How to Support Common Core Implementation

If we redesign schools so that they have significantly more time for student learning and teacher development and collaboration, they will be better able to meet the challenges of Common Core implementation.

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With the widespread adoption of the Common Core State Standards, public education in the United States is poised to take a major step forward in readying the next generation of Americans for success in higher education and the workforce. Implementation of the standards, as currently planned in 45 states and the District of Columbia, also means that the vast majority of students will soon be held to the highest set of English language arts and math literacy expectations in U.S. history. Many education reforms have had the potential to help propel students toward future success, but adoption of the Common Core State Standards is poised to be the most significant education reform in decades, because it is the nation’s first attempt to provide a comprehensive roadmap for educators to help them bring all children to college and career readiness. Therefore, it is fundamentally important that its implementation is thoughtful and precise. Educators and students will need to implement a variety of strategies to meet the sharp rise in expectations for teaching and learning. Redesigning schools with significantly more time for both student learning and teacher professional development and collaboration is one significant way to make certain that Common Core implementation is successful.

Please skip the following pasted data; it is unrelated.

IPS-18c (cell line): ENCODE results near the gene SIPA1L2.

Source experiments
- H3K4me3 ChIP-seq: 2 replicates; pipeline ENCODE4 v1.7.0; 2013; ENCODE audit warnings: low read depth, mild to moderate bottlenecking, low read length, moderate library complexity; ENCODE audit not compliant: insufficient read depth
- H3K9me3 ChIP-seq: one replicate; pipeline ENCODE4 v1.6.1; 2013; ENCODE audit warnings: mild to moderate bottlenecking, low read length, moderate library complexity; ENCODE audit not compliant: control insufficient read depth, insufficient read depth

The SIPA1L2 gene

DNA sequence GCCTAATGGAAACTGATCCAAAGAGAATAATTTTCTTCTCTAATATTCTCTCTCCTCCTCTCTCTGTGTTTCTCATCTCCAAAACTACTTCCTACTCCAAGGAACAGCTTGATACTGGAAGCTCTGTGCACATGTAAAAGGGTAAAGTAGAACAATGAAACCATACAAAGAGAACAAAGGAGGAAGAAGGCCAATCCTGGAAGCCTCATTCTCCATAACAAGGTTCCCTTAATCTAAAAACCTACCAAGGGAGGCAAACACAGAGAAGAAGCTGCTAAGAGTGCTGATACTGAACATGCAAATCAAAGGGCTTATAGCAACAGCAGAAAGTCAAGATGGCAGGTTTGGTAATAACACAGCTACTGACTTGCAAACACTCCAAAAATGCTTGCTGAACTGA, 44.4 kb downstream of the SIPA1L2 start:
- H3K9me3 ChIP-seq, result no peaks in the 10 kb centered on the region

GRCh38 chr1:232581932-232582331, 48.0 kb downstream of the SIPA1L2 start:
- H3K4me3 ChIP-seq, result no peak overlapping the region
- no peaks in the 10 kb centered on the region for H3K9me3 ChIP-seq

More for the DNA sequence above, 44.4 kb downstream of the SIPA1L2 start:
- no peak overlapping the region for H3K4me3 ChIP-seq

Gaining a realistic understanding of students’ performance levels, meeting students where they currently are, and raising them to new heights are the tasks at hand and will require more intensive and time-consuming teaching and learning than schools commonly provide now. Disadvantaged students—often low-income students, students of color, English language learners, and students with disabilities—were frequently held to a lower set of standards in the past and will need the greatest focus. They are also the students who benefit the most from well-designed schools that use significantly more and better learning time for both students and teachers. Americans’ willingness to break out of the box of the 180-day, 6.5 hours-per-day school schedule can help with the transition to the Common Core State Standards, especially when targeting schools serving high concentrations of disadvantaged students.

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